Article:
Eventually, the pain medicine kicked in and he also wasn’t feeling so nauseous. She lowered the bed to a reasonable angle. He then told me that his nose was hurting. That puzzled me. I recalled the anesthesiologist mentioning that they were going to insert a nose tube during the surgery. I suggested this to the nurse and she said, “No, they used a mouth tube.”
Okay, maybe they changed their minds. Or maybe I heard wrong. I then recalled our surgeon saying that he noticed the beginning of a sinus infection in Sheehan’s sinuses during the operation. I suggested maybe this was what was causing the nose pain and the nurse agreed that maybe it was.
Eventually Sheehan began to get drowsy. So he began to nod off. As he nodded off, his oxygen levels, as measured by the oximeter on his finger, began to drop. He was having sleep apnea. Every time he fell asleep, he’d stop breathing. The nurse called out, “TAKE A DEEP BREATH! DEEP BREATH!” She attached a tube to an oxygen tank-thingie on the wall and blew the oxygen directly into his face.
Sheehan balked immediately and began crying and kicking.
“What’s wrong?” I asked.
“It hurts my nose. It’s cold. The air hurts my nose. Get it off my nose!” He pushed it away. The nurse put it back.
Sheehan has never really been able to breath through his nose much anyway, so I suggested to the nurse that we angle the tube at his mouth since the oxygen probably isn’t getting in through his nose anyway.
She said, “Oh no, it’s oxygen, it doesn’t matter, it’s getting in both ways.”
Okay, what do I know? I’m just the mom. It doesn’t make any sense to me, but I’ll let it go – when you’re watching, Nurse. When you’re not, I’ll point it at his mouth – the hole he can breath through!
Later the anesthesiologist came over and said maybe his nose was hurting because of the nose tube he had put in.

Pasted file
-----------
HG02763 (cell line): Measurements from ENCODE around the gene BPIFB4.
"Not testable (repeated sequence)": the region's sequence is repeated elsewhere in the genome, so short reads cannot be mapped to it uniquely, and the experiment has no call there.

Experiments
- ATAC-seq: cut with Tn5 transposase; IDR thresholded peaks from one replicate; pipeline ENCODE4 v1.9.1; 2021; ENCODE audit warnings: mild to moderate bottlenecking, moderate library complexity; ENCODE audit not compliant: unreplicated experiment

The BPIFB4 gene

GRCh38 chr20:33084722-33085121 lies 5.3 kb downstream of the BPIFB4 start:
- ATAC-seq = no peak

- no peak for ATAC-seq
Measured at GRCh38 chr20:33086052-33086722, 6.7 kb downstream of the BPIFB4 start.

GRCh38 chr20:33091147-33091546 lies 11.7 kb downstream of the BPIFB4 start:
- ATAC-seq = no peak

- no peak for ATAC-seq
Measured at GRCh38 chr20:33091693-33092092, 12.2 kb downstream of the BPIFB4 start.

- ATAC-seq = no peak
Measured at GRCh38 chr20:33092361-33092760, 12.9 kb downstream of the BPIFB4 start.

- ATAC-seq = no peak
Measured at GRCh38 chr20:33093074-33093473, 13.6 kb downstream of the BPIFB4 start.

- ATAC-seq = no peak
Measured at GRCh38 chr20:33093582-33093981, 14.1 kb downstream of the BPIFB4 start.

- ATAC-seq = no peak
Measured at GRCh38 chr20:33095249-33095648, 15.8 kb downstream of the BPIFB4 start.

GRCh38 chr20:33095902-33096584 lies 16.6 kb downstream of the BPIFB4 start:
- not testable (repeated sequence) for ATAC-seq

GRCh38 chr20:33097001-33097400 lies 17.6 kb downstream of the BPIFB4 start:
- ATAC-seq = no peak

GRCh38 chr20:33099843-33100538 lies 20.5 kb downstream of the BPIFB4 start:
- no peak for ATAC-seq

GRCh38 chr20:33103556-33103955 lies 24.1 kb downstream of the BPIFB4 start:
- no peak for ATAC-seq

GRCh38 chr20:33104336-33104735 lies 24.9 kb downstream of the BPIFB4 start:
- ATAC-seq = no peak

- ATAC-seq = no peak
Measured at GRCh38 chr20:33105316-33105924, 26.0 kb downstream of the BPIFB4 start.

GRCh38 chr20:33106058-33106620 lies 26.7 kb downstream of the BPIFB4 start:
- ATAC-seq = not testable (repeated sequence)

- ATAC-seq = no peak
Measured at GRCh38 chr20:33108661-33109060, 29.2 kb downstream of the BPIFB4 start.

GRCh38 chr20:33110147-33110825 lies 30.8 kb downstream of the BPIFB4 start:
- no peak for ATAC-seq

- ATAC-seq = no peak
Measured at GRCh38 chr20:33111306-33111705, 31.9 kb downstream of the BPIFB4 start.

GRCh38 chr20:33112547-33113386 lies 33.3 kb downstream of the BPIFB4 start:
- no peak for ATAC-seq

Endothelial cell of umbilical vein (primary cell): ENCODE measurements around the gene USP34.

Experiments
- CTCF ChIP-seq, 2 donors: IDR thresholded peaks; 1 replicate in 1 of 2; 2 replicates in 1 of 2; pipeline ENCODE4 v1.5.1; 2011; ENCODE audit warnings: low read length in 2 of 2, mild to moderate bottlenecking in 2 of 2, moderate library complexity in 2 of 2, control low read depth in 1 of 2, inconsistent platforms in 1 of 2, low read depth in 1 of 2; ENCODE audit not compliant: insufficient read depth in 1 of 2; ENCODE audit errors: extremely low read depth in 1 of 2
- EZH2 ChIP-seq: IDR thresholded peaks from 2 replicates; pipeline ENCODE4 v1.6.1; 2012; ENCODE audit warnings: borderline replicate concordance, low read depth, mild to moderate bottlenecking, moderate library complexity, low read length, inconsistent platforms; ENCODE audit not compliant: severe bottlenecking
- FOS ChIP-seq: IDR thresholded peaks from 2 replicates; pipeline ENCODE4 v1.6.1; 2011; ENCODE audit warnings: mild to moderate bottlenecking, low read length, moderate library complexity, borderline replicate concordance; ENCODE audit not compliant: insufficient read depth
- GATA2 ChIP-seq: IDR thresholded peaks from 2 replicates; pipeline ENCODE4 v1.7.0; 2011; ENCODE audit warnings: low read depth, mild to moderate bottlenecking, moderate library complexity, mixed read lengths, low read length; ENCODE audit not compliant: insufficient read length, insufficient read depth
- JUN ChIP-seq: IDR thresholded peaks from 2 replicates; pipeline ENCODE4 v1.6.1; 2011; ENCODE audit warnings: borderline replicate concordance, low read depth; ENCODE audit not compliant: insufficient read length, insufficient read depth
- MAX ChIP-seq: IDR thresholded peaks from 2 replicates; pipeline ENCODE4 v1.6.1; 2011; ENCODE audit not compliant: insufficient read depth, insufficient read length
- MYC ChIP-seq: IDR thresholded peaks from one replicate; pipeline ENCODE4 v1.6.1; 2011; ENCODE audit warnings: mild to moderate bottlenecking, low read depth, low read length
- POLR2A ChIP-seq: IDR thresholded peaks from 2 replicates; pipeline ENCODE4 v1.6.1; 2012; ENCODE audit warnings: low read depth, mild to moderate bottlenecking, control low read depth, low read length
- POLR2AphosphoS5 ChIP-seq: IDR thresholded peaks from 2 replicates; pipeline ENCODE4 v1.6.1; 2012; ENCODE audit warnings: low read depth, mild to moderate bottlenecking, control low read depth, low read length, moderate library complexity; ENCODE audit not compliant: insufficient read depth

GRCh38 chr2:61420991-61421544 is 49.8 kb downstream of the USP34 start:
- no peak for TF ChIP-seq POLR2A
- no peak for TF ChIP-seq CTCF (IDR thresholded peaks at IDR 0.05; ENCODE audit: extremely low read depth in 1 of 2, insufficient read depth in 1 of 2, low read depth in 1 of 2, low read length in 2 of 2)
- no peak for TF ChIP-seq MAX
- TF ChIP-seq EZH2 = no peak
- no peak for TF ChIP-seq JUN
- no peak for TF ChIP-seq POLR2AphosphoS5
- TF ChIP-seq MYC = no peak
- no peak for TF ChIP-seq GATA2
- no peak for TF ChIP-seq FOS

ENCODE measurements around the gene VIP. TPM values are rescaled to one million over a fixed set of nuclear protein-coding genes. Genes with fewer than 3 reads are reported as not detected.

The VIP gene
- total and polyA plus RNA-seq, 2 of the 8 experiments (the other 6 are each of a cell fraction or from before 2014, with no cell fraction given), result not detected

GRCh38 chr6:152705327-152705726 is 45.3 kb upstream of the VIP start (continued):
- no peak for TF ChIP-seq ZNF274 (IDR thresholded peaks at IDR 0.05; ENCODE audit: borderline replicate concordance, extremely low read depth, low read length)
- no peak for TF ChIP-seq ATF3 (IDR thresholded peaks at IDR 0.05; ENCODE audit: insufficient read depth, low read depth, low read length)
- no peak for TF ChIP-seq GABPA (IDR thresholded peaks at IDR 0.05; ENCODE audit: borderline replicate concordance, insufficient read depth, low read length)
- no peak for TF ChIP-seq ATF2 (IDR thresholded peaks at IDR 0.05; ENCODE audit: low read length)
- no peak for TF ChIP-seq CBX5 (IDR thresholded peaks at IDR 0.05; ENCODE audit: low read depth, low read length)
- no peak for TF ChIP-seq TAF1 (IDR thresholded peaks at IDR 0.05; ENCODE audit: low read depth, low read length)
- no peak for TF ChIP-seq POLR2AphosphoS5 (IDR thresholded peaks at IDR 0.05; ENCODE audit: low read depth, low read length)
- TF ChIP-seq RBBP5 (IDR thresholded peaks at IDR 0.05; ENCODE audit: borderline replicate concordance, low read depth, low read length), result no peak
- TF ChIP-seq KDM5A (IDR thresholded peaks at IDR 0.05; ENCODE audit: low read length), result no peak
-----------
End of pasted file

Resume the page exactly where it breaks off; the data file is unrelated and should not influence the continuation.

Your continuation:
Hmm. So I guess he did have the nose tube after all. She didn’t even know he had a nose tube in. Isn’t this information recorded in one of those books?
Sheehan fells asleep again and stopped breathing, abruptly awakened by the sound of, “DEEP BREATH! DEEP BREATH!”
As Sheehan took his fifth deep breath…”DEEP BREATH! DEEP BREATH!”
“I AM TAKING DEEP BREATHS!” He yelled.
When she walked away to get something and I noticed his oxygen dropping as he fell asleep, I gently squeezed his shoulder to wake him up and told him to take some deep breaths. He complied and his levels went back up. I did this a few times and he was okay with it. On the third time, the nurse walked around the curtain as Sheehan was on his third breath, “DEEP BREATH! DEEP BREATH, SHEEHAN! DEEP BREATH!” through his total six breaths when the oxygen levels finally went up.
This conversation continued multiple times.
He’d fall asleep.
His oxygen levels would drop.
The nurse would yell,”DEEP BREATH! DEEP BREATH!”
Sheehan would do multiple deep breaths.
As he was deep breathing, “DEEP BREATH! DEEP BREATH!”
Sheehan would respond. “I AM!”
After the fourth time she yelled, I said, I’ve been encouraging him to take breaths when he falls asleep and after about three to five breaths, his levels seem to rise. I was trying to let her know that she didn’t need to scream “DEEP BREATH” over and over while he was in the process of taking multiple deep breaths. I then suggested that maybe it takes time from when he breaths in the oxygen through his lungs to travel through his blood system to his finger where the oximeter is located, and maybe we just need to be patient. She said, “No, it wouldn’t.”